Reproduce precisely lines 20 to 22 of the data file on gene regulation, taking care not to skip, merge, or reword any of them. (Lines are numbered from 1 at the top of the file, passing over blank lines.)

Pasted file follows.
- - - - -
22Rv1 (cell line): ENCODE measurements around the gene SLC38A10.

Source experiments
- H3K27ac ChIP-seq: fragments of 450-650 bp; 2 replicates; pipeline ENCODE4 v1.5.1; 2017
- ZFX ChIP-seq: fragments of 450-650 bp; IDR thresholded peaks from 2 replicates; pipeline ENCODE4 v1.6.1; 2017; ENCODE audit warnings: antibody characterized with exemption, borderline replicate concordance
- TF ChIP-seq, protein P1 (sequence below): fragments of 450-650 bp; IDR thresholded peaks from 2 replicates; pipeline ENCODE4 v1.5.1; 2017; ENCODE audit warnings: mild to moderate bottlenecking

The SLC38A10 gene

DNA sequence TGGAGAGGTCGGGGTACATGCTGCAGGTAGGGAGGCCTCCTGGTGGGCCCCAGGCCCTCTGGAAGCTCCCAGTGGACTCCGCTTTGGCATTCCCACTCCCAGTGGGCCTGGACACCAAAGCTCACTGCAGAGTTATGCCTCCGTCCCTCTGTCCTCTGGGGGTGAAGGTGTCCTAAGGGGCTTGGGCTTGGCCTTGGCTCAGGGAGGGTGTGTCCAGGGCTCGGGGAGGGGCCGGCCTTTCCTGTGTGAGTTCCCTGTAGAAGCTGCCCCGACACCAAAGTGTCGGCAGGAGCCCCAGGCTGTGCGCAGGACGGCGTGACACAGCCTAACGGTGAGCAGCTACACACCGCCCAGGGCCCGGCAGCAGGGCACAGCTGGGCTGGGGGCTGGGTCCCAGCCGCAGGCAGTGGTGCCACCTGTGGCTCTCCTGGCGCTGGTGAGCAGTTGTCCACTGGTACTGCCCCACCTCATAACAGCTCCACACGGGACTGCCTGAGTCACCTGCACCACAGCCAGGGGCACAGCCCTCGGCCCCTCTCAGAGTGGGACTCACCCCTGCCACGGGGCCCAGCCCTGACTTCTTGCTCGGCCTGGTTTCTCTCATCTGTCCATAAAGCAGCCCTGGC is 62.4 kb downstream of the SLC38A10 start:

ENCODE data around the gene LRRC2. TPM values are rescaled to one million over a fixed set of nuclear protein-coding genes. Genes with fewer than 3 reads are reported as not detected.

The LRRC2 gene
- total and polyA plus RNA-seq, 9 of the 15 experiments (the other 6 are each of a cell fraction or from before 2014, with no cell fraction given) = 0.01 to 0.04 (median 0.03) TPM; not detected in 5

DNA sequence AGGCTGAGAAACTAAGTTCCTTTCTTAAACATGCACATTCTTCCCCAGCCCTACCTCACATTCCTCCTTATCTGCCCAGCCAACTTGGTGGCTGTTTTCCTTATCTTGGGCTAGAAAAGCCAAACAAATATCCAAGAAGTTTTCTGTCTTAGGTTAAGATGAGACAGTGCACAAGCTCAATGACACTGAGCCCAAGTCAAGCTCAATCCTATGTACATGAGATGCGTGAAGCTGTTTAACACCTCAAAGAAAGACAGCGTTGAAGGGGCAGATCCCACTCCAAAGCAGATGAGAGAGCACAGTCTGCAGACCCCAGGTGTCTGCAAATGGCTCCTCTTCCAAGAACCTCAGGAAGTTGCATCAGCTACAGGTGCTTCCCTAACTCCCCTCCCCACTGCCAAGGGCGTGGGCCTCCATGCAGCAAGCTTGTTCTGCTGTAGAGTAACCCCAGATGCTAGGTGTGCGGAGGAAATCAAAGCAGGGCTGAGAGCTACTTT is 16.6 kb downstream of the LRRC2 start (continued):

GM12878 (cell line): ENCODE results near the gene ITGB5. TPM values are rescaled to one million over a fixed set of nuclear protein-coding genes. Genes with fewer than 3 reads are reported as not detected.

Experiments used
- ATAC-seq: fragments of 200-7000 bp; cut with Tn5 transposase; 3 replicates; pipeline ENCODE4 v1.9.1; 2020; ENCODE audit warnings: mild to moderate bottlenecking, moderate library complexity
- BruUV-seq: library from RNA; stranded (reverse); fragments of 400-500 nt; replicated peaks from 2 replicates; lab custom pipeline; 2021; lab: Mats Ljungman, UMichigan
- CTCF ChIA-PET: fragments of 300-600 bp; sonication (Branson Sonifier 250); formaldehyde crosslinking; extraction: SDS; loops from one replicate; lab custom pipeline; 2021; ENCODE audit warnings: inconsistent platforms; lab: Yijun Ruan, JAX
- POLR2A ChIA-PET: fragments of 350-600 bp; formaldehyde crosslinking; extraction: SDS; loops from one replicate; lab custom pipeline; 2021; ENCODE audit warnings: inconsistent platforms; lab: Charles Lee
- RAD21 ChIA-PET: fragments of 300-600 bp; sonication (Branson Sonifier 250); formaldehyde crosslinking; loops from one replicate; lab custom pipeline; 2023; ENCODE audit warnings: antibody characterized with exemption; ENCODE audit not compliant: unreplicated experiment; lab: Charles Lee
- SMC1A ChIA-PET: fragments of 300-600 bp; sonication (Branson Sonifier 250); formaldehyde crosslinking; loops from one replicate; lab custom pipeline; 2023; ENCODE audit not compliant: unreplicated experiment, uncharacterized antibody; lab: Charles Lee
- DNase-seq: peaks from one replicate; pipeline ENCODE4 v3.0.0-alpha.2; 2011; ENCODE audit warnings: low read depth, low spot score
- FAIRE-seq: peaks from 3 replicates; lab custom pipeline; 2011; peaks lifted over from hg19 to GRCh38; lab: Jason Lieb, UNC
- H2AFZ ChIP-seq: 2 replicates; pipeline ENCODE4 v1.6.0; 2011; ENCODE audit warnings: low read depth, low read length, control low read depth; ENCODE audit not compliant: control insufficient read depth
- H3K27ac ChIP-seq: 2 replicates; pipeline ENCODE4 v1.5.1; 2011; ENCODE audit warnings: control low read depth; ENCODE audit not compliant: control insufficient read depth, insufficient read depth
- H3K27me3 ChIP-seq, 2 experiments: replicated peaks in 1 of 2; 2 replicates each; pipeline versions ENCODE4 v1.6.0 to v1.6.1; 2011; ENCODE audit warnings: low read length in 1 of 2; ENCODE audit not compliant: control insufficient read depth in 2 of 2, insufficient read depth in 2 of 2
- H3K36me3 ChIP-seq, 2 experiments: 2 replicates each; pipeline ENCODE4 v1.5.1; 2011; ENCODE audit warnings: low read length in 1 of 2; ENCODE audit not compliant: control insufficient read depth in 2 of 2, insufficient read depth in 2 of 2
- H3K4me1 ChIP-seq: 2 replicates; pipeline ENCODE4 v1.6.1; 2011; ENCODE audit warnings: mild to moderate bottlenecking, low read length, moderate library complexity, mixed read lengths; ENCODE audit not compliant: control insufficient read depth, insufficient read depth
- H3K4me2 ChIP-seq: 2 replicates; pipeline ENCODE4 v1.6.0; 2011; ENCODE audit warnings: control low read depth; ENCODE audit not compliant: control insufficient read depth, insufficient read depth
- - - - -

- DNase-seq: peaks from one replicate; pipeline ENCODE4 v3.0.0-alpha.2; 2011; ENCODE audit warnings: low read depth, low spot score
- FAIRE-seq: peaks from 3 replicates; lab custom pipeline; 2011; peaks lifted over from hg19 to GRCh38; lab: Jason Lieb, UNC
- H2AFZ ChIP-seq: 2 replicates; pipeline ENCODE4 v1.6.0; 2011; ENCODE audit warnings: low read depth, low read length, control low read depth; ENCODE audit not compliant: control insufficient read depth